Feature:Assignment

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Feature: Assignment

In SPARQL/2008, only terms in the graphs used as variable bindings. This feature enables a simple, clear way to assign the value of an expression to a variable.

Feature description

This feature is described because of the interactions with other features (see below). It maybe that there is one mechanism with useful syntactic forms.

Example

Find people over 5'8" and return their names and heights.

SELECT ?name ?inch
{
   ?x foaf:name ?name 
   ?x :height ?cm .
   LET ( ?inch := ?cm/2.54 )
   FILTER (?inch > 68)
}

Existing Implementation(s)

Assignment in ARQ.

Assignment in Open Anzo (Glitter).

Existing Specification / Documentation

Assignment in ARQ.

Assignment in Open Anzo (Glitter).

Compatibility

This extension is only accessible through specific syntax and so can not change an existing legal query that does not use the syntax.

Links to postponed Issues

Related Features

This is strongly related to features project Expressions and nested queries, the latter in the case of a sub-select inside the graph pattern. Unlike assignment via sub-select and project expressions, explicit assignment happens in the flow of evaluation of a BGP; this can be more natural to write.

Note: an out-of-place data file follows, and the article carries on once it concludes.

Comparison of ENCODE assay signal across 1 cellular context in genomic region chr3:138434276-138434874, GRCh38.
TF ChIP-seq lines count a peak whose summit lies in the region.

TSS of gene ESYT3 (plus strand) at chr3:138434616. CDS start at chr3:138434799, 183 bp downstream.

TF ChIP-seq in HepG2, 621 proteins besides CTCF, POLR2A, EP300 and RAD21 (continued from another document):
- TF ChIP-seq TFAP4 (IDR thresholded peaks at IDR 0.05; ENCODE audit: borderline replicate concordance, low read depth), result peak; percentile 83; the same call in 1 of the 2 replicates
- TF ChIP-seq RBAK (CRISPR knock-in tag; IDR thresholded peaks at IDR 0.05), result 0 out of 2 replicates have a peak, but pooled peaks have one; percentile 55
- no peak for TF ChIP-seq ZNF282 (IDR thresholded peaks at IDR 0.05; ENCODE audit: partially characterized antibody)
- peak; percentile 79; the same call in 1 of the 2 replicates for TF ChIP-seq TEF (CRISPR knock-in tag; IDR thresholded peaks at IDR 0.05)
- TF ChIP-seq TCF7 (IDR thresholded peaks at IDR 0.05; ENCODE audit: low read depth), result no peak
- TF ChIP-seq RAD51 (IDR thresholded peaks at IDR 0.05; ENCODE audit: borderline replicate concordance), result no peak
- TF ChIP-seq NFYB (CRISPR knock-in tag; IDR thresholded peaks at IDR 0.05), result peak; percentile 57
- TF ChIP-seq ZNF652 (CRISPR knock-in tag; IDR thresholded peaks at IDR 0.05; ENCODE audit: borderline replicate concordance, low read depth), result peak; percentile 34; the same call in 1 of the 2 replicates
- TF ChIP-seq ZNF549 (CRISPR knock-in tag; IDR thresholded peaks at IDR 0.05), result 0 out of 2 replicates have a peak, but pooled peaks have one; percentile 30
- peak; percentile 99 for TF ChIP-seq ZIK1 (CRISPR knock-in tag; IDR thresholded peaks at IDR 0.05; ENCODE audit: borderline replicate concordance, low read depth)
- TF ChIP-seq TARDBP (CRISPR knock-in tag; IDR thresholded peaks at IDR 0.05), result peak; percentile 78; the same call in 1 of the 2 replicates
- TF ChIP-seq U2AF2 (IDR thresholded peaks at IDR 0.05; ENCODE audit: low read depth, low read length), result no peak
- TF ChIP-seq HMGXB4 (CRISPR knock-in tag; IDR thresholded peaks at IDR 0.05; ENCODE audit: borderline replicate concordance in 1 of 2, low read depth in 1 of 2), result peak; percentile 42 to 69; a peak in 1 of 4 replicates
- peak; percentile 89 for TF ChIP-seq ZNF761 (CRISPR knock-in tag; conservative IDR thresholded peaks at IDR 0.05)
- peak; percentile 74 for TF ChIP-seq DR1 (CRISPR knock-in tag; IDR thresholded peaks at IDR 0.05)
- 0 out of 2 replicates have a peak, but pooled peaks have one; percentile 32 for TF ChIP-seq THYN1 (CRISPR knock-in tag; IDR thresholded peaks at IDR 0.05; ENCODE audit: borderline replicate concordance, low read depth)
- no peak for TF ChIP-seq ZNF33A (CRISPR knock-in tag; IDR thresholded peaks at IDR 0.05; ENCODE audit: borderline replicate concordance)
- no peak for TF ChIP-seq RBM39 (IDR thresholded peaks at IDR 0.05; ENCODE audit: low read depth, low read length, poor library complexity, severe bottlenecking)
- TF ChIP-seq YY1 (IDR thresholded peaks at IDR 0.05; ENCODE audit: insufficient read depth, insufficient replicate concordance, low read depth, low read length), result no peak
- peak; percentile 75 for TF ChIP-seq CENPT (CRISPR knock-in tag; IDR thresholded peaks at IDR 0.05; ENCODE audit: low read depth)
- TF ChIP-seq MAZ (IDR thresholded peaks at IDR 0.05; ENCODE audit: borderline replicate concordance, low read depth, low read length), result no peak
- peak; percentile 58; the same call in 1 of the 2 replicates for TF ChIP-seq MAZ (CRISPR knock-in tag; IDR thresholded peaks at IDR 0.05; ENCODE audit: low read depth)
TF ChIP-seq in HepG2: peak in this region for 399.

If expressions can be used in triple patterns instead of variables then LET can be avoided in many cases. Pattern OPTIONAL { X Y Z . LET (?opt := true) } FILTER (!bound(?opt))} can be written as UNSAID { X Y Z } .

LET lacks most of its expressivity without some sort of branching (IF or CASE ... WHEN as in SQL or COND in Lisp). At the same time LET can be compiled into SQL only if it can be macroexpanded to SPARQL that has no LETs. The implementation of the macroexpansion is trivial but its use is a bit limited.

Equivalence with SubSelects and ProjectExpressions

If we imagine the general form of "LET()":

(A)
LET(v1 = u1 .. vn = un)
(B)

where A and B are BGPs, then a plausible characterisation of this in relational algebra (N.B. SPARQL algebra has no explicit rename operation, but the SPARQL equivalent is easy to imagine) is:

v1/u1..vn/unπa1..an,u1..un(A))  (B)

where an are the names in A. given that, an equivalent projected expression would be

{ SELECT *, u1 AS v1 .. un AS vn WHERE { (A) } }
(B)

which also gives you

v1/u1..vn/unπa1..an,u1..un(A))  (B)

Champions

Use cases

  • From Holger Knublauch: We have many customers who rely on the ability to construct new RDF nodes (literals and URIs) as part of CONSTRUCT rules. Use cases include ontology mapping and deriving new values from existing ones.

References